Deerstalkers welcome jail term for hunter

Andrew Mears arrives at the High Court in Rotorua for sentencing today. Photo / NZPA
Andrew Mears arrives at the High Court in Rotorua for sentencing today. Photo / NZPA

A jail term handed down today to a Hamilton hunter who mistakenly shot a young woman has been endorsed by the New Zealand Deerstalkers' Association (NZDA), which called for the man's hunting companions to also be charged.

Andrew Neville David Mears, 26, an upholsterer, had pleaded guilty to the manslaughter of Wellington schoolteacher Rosemary Ives, shot while she was cleaning her teeth at a Turangi campsite at Labour weekend in October last year.

It was the first time a charge of manslaughter had been laid against a New Zealand hunter, the High Court at Rotorua was told.

Justice John Priestly jailed Mears for two-and-a-half years, ordered him to pay $10,000 reparation to her partner, as representative of Miss Ives' family, and ordered the destruction of the .243 calibre rifle that claimed his victim's life.

Mears and two friends were spotlighting for deer from a moving ute at night when the shooting happened.

Miss Ives, who taught at a Lower Hutt school, was wearing a light on her head, which was mistaken for the eyes of a deer.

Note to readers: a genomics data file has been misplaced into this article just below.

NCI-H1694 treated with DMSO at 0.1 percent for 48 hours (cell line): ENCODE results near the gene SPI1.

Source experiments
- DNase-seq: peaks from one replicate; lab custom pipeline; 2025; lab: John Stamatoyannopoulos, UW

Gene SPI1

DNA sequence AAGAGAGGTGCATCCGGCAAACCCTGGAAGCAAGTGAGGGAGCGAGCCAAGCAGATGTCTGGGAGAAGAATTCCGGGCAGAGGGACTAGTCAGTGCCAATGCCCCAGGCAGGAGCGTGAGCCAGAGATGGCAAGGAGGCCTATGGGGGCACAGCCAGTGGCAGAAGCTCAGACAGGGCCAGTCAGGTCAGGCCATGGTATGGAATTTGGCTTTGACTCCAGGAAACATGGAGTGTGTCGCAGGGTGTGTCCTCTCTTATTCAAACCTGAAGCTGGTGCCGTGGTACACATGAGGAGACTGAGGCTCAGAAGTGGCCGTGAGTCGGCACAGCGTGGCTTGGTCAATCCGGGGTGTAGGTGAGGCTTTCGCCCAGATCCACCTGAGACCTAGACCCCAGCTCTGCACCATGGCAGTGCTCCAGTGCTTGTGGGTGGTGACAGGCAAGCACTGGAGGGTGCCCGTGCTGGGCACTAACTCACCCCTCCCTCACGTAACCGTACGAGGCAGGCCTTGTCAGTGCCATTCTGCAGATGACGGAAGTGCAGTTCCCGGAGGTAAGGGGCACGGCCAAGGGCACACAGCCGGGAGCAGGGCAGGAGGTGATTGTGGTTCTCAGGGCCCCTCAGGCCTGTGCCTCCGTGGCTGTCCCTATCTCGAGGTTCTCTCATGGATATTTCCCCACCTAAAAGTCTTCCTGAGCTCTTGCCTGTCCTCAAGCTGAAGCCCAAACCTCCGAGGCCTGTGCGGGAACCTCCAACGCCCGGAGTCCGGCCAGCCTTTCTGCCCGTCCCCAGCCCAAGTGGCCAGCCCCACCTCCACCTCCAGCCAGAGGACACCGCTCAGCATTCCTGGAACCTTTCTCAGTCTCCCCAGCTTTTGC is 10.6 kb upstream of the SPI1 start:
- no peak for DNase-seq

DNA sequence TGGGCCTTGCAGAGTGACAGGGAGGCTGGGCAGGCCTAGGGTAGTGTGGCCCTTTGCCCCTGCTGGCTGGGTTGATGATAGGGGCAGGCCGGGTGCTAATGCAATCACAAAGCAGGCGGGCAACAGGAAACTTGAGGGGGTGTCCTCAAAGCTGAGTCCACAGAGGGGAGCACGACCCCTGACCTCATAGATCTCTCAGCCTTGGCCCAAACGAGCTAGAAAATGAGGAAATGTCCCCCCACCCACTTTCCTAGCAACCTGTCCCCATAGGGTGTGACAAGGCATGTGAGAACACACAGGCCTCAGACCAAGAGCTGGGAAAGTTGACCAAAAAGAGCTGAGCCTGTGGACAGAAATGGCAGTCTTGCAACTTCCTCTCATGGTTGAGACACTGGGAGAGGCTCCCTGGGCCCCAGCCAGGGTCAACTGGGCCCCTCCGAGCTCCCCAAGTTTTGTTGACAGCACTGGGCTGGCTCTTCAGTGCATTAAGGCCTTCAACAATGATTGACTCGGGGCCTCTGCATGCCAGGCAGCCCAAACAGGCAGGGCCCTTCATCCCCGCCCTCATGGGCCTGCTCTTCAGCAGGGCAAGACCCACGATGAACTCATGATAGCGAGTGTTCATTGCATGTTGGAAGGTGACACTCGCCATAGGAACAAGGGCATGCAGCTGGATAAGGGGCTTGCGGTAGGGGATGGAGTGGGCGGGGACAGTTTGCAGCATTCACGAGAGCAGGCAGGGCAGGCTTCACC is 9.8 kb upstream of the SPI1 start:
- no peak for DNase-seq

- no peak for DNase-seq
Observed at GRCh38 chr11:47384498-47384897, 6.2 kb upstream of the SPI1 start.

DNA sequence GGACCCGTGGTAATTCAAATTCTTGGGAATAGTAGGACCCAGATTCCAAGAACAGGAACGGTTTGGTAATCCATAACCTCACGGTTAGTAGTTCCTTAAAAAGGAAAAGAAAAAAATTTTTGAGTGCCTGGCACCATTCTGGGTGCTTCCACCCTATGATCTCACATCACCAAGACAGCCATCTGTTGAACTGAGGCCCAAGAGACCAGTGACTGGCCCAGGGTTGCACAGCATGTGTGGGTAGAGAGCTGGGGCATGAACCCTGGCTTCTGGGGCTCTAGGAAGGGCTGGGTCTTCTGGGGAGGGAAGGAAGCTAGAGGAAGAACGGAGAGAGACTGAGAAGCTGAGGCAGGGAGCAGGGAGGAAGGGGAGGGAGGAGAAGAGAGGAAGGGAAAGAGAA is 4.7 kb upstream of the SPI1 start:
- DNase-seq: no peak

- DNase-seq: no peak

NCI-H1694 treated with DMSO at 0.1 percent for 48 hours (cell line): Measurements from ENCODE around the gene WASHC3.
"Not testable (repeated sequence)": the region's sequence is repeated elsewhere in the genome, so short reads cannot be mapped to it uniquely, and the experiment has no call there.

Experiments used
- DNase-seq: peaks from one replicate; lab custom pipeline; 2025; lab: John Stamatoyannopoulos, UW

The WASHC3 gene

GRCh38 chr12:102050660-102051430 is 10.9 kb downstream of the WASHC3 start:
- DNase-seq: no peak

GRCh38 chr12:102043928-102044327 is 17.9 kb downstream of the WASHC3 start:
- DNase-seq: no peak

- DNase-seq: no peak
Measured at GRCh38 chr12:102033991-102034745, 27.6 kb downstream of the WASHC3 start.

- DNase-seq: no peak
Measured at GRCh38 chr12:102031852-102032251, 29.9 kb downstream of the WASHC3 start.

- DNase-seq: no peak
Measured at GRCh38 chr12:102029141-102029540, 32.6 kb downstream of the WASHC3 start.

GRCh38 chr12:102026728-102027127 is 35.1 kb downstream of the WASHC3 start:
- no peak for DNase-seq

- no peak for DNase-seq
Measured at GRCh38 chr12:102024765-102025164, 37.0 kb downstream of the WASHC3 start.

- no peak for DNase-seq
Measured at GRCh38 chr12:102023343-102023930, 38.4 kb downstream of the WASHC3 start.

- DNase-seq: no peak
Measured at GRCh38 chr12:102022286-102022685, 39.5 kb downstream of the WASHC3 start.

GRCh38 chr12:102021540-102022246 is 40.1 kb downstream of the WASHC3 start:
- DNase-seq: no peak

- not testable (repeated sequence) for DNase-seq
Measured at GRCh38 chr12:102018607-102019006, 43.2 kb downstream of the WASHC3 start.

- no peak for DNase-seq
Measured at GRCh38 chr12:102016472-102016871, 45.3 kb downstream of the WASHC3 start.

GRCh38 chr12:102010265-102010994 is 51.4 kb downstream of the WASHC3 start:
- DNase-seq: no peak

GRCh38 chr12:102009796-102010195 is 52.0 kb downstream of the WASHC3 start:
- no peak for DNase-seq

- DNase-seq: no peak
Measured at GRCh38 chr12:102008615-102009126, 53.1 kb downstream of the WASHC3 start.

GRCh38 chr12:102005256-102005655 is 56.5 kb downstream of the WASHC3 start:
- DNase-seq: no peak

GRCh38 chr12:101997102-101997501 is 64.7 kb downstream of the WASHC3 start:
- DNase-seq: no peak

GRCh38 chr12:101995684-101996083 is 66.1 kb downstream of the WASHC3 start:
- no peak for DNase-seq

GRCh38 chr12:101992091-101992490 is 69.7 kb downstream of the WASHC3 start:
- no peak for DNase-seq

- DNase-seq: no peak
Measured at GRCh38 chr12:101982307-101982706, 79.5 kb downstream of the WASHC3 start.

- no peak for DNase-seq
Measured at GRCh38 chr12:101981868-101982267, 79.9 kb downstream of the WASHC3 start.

NZDA national president Alec McIver said tonight he thought the judge fairly and clearly arrived at a custodial sentence, though the defence clearly wished to see a sentence of home detention imposed.

Mr McIver said Mears' lack of regard for his Department of Conservation (DOC) hunting permit and for the basic firearms rules he was expected to know when he gained his firearms licence, were noted and considered to be grave and contributing factors by the judge.

"The judge called Mears' conduct `a stupid act'; NZDA can do nothing but agree," he said.

"We are pleased the judge has taken such breaches of a DOC permit and of the arms code into account," said Mr McIver.

NZDA also endorsed the judge's view that the sentence should not be considered a benchmark for any other cases where hunters were charged with manslaughter.

"NZDA understands this is the first case of its kind in recent years, and expects the judiciary, the police and the Parliament of New Zealand to work harder to secure safer provisions in the Crimes and Arms acts, so that ambiguities around charges and sentences do not occur again, as they did in this case," he said.

Mr McIver said his organisation was concerned to see that Mears' accomplices had not been charged and urged police to secure and lay informations on them promptly.

"Letting them off will send a tragic message to those who love the outdoors, and who expect to be able to use it safely without the stupid acts of men like Andrew Mears and his associates."

Miss Ives' mother, Rosemary McFarlane, also criticised the fact Mears' associates were not also charged.


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